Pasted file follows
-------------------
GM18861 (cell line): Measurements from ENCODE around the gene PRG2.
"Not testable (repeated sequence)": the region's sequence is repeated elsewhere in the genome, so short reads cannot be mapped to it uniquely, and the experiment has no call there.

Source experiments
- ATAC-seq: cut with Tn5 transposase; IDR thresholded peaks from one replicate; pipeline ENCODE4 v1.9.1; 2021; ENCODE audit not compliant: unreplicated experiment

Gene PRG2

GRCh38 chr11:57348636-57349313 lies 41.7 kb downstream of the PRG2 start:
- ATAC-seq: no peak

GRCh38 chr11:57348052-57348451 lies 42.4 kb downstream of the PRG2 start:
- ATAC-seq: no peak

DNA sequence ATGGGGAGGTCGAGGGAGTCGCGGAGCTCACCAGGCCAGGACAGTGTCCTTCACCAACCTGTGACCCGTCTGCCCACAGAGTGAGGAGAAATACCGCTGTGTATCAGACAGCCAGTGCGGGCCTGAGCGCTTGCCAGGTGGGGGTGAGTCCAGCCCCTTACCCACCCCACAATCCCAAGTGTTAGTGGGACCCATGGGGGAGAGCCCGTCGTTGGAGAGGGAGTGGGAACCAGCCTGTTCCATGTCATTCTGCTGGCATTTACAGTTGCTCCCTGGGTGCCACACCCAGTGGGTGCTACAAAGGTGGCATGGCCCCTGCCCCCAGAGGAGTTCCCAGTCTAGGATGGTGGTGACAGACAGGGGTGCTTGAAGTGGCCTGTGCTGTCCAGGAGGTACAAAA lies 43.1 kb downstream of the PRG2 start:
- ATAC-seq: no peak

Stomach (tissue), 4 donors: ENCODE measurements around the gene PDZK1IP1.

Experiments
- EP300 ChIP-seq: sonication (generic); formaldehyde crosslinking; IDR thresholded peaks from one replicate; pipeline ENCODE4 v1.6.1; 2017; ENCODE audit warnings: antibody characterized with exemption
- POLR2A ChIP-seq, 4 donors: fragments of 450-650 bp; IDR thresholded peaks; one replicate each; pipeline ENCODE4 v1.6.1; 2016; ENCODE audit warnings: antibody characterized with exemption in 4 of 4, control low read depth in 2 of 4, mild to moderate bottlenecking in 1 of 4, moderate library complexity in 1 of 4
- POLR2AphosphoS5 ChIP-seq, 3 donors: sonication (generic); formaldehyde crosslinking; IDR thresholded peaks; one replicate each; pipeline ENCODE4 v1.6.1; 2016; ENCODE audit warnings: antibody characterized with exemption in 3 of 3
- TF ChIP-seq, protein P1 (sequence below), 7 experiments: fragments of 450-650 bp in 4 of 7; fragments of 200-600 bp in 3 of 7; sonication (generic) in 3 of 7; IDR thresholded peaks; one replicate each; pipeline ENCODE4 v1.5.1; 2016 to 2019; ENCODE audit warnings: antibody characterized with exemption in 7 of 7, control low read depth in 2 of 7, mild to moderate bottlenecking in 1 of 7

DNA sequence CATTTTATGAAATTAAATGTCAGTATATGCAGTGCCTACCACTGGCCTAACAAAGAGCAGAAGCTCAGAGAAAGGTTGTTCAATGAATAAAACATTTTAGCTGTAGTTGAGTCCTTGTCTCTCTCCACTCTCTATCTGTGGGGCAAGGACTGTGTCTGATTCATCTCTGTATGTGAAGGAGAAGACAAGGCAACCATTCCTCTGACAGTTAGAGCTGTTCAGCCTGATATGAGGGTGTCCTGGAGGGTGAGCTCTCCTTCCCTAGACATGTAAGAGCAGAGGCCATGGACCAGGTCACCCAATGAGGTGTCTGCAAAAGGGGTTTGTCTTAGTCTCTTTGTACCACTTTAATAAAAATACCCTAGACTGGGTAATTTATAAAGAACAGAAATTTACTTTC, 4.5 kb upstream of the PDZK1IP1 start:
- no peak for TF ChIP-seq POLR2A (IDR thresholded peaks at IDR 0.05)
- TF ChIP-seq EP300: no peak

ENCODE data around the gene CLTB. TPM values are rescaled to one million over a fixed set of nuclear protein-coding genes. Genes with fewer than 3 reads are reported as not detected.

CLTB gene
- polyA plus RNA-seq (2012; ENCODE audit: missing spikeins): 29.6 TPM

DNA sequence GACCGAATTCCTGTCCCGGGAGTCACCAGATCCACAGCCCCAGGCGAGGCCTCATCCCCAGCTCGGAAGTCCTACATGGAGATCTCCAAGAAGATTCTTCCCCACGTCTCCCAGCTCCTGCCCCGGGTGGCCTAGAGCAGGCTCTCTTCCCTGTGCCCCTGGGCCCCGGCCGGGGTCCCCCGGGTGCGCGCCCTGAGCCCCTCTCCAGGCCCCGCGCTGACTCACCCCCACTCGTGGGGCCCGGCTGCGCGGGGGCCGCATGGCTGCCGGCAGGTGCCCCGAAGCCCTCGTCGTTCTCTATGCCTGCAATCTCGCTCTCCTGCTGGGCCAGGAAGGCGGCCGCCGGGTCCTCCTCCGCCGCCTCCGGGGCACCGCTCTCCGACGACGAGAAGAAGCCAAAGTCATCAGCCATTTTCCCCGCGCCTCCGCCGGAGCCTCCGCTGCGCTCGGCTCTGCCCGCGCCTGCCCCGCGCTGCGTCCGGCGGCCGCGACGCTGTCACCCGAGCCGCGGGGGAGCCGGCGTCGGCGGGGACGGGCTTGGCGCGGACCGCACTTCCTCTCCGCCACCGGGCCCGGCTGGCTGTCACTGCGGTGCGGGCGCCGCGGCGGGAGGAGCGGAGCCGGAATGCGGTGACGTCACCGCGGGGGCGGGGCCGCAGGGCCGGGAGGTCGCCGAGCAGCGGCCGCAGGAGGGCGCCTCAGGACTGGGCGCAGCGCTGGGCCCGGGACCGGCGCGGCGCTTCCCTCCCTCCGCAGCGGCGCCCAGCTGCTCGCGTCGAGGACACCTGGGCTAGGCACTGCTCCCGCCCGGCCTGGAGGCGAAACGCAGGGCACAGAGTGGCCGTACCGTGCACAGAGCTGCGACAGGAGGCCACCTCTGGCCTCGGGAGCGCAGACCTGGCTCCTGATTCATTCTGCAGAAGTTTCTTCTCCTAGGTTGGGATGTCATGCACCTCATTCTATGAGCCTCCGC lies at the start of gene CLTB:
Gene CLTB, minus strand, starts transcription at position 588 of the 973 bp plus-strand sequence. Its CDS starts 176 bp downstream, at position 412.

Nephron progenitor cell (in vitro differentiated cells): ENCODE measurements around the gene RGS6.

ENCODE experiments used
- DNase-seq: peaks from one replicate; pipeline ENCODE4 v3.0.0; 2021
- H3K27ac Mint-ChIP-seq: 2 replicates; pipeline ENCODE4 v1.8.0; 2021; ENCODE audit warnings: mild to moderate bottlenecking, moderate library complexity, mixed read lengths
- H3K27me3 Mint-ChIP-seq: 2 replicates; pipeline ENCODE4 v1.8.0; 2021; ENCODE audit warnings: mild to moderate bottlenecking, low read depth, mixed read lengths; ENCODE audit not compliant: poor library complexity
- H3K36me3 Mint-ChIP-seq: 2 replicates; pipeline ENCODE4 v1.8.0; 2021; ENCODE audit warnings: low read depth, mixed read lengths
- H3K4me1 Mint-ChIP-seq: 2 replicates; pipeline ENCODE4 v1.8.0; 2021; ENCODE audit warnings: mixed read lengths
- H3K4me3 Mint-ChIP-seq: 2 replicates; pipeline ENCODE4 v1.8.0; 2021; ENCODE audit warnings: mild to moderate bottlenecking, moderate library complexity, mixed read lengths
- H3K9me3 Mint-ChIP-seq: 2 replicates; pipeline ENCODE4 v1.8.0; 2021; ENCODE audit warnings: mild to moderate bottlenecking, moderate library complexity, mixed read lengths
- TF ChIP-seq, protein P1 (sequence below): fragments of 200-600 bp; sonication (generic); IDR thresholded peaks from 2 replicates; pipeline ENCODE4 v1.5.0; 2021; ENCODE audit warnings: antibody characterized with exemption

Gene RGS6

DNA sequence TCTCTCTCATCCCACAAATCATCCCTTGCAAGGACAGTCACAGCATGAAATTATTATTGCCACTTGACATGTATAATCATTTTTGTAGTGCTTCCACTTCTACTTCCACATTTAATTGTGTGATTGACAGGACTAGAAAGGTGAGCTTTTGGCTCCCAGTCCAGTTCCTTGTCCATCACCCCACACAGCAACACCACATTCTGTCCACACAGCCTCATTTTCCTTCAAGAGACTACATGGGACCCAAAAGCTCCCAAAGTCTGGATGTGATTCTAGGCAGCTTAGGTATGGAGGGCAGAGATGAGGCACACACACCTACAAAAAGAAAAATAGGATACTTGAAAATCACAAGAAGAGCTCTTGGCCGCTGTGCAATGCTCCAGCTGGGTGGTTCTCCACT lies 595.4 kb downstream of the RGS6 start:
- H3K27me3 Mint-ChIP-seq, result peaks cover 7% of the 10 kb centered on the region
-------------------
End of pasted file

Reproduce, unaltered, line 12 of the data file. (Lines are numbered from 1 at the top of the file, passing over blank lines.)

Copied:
Stomach (tissue), 4 donors: ENCODE measurements around the gene PDZK1IP1.